8. Laugaland K, Aase K, Waring J (2014) Hospital discharge of the elderly-an observational case study of functions, variability and performance-shaping factors. BMC Health Serv Res 14(1):365CrossRefGoogle Scholar
  9. Macchi L (2010) A Resilience Engineering approach for the evaluation of performance variability: development and application of the functional resonance analysis method for air traffic management safety assessment. (Doctoral dissertation, École Nationale Supérieure des Mines de Paris)Google Scholar
  10. Morton MJ, DeAugustinis ML, Velasquez CA, Singh S, Kelen GD (2015) Developments in surge research priorities: a systematic review of the literature following the academic emergency medicine consensus conference, 2007–2015. Acad Emerg Med 22(11):1235–1252CrossRefGoogle Scholar
  11. Pickup L, Atkinson S, Hollnagel E, Bowie P, Gray S, Rawlinson S, Forrester K (2017) Blood sampling-two sides to the story. Appl Ergon 59:234–242CrossRefGoogle Scholar
  12. Raben DC, Bogh SB, Viskum B, Mikkelsen KL, Hollnagel E (2017) Proposing leading indicators for blood sampling: application of a method based on the principles of resilient healthcare. Cogn Technol Work 19(4):809–817CrossRefGoogle Scholar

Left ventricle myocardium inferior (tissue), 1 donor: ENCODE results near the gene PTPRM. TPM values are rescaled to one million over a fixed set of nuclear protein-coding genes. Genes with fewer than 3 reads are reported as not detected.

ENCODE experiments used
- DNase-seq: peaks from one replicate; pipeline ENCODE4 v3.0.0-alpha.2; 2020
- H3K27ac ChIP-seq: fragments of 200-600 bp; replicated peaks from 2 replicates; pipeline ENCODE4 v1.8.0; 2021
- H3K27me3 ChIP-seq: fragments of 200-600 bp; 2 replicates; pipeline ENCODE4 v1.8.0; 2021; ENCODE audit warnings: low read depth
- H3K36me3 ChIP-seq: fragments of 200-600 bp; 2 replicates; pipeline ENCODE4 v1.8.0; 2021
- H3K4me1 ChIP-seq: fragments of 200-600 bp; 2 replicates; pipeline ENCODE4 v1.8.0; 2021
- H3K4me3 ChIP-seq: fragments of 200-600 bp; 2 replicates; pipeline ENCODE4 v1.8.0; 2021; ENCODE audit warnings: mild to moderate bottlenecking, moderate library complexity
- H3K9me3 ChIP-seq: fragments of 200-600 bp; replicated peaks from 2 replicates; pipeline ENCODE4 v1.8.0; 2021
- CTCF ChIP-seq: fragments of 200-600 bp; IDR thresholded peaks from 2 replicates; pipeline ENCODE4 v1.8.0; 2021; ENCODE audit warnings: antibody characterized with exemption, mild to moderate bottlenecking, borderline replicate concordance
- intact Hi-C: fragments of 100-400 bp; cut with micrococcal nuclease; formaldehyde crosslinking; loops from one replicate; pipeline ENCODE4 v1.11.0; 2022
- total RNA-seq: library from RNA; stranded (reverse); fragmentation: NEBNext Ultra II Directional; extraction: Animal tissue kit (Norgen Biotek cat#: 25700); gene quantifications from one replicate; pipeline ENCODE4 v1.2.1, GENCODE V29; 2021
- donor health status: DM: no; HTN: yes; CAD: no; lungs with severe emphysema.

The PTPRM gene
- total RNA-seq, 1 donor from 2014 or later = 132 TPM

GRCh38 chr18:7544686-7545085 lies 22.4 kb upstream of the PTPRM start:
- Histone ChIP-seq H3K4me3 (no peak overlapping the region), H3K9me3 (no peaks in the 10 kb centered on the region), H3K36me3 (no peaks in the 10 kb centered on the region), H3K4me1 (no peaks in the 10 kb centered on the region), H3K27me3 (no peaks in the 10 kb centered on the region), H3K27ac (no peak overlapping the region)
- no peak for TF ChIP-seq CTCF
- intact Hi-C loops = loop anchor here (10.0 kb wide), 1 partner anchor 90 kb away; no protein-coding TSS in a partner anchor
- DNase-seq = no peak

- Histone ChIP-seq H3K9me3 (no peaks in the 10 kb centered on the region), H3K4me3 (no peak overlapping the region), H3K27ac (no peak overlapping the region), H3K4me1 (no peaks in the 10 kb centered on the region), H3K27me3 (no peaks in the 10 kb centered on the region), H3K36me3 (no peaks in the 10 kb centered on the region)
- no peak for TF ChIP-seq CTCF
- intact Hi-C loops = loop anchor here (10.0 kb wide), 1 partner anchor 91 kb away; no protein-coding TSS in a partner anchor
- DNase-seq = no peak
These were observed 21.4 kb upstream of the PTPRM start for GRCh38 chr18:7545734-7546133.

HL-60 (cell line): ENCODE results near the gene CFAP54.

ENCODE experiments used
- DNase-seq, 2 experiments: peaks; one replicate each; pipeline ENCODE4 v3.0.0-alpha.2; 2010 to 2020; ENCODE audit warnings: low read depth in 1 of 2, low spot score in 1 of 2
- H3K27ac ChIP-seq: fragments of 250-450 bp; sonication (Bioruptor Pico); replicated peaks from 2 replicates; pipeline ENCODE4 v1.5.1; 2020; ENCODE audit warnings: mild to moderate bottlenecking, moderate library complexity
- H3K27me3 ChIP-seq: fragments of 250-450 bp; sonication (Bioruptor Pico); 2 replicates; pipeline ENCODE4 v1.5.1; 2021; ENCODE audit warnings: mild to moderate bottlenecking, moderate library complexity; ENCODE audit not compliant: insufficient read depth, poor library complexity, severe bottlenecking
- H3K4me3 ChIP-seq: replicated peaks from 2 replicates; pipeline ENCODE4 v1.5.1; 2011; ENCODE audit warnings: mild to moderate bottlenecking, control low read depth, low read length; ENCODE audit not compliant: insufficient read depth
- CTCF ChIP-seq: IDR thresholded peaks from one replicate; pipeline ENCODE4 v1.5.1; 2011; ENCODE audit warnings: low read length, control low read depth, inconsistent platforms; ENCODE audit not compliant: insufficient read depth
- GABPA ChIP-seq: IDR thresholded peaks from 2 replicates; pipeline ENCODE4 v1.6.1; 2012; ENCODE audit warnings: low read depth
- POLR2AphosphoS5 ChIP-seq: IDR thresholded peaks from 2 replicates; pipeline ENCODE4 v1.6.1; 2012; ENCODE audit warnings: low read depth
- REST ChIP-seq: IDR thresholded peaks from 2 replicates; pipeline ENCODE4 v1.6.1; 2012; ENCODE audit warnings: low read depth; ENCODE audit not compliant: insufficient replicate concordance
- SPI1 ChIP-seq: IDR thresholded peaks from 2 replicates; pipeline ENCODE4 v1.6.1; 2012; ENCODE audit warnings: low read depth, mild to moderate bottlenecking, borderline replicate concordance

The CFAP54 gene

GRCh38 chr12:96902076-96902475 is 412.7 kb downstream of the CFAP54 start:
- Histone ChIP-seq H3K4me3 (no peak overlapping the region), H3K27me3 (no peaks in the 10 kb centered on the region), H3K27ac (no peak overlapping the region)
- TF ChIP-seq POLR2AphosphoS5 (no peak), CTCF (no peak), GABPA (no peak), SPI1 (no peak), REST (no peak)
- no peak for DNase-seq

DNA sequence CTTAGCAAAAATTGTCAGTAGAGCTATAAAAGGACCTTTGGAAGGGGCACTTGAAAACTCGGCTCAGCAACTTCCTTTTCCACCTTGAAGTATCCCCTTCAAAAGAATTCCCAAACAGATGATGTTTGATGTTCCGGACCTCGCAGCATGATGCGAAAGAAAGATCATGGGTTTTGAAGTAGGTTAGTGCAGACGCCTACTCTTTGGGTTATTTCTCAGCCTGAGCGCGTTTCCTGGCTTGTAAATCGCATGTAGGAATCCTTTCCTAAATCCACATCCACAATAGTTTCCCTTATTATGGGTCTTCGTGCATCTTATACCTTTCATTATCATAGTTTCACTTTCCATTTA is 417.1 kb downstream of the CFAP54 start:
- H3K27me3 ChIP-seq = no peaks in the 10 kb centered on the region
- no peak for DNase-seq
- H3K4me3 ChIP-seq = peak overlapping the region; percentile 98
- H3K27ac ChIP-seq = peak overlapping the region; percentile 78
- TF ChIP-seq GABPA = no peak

13. Raben DC, Viskum B, Mikkelsen KL, Hounsgaard J, Bogh SB, Hollnagel E (2018) Application of a non-linear model to understand healthcare processes: using the functional resonance analysis method on a case study of the early detection of sepsis. Reliab Eng Syst Saf 177:1–11CrossRefGoogle Scholar
  14. Ross A, Sherriff A, Kidd J, Gnich W, Anderson J, Deas L, Macpherson L (2018) A systems approach using the functional resonance analysis method to support fluoride varnish application for children attending general dental practice. Appl Ergon 68:294–303CrossRefGoogle Scholar
  15. Saurin TA, Rosso CB, Colligan L (2017). Towards a resilient and lean health care. In: Resilient health care (Vol 3, No. 17). Routledge in association with GSE Research, pp 3–17Google Scholar
  16. Saurin TA, Werle NJB (2017) A framework for the analysis of slack in socio-technical systems. Reliab Eng Syst Saf 167:439–451CrossRefGoogle Scholar
  17. Shimada M, Tanabe A, Gunshin M, Riffenburgh RH, Tanen DA (2012) Resource utilization in the emergency department of a tertiary care university-based hospital in Tokyo before and after the 2011 Great East Japan earthquake and tsunami. Prehospital Disaster Med 27(6):515–518CrossRefGoogle Scholar
  18. Travers J, Milgram S (1977) An experimental study of the small world problem. In: social networks. Academic Press, pp 179–197Google Scholar
  19. US Department of Homeland Security (2007) Target capabilities list: a companion to the national preparedness guidelinesGoogle Scholar
  20. Woltjer R, Hollnagel E (2008) Functional modeling for risk assessment of automation in a changing air traffic management environment. In: Proceedings of the 4th international conference working on safety, vol 30Google Scholar
  21. Wachs P,  Saurin TA (2018) Modelling interactions between procedures and resilience skills. Appl Ergon 68:328–337 Google Scholar

Copyright information

© Springer Nature Singapore Pte Ltd. 2020

Authors and Affiliations

  1. 1.School of Engineering and Built EnvironmentGriffith UniversityGold CoastAustralia

Personalised recommendations